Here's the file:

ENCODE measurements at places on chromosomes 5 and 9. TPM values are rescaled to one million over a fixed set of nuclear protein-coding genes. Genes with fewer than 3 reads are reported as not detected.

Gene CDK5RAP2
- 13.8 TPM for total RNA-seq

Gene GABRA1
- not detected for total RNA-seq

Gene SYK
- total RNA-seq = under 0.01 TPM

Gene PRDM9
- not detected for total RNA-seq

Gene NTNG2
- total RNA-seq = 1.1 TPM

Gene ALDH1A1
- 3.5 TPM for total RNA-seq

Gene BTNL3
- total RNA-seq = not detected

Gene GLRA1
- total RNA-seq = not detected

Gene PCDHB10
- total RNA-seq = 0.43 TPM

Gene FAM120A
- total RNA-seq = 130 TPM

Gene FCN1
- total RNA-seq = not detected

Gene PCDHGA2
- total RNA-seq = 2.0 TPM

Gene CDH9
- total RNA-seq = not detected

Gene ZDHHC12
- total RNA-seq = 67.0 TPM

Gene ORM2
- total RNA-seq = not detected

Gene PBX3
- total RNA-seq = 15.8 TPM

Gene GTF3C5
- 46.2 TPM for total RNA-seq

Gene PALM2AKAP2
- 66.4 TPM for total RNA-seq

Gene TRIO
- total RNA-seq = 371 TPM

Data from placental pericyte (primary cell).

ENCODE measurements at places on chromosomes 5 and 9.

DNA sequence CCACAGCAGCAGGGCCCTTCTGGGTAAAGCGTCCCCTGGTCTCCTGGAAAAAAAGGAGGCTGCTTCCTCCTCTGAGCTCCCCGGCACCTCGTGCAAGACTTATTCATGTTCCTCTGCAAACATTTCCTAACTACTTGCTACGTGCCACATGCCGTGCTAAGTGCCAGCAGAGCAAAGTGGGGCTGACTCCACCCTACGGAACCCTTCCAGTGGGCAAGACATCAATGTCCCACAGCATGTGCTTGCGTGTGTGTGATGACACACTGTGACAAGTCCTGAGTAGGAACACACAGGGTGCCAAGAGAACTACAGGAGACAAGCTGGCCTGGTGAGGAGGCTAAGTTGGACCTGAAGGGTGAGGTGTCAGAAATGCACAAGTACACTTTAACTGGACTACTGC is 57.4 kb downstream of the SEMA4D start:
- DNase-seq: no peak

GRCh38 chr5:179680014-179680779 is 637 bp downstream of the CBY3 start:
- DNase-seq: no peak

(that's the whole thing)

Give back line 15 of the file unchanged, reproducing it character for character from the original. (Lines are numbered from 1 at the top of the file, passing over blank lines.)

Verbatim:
- total RNA-seq = not detected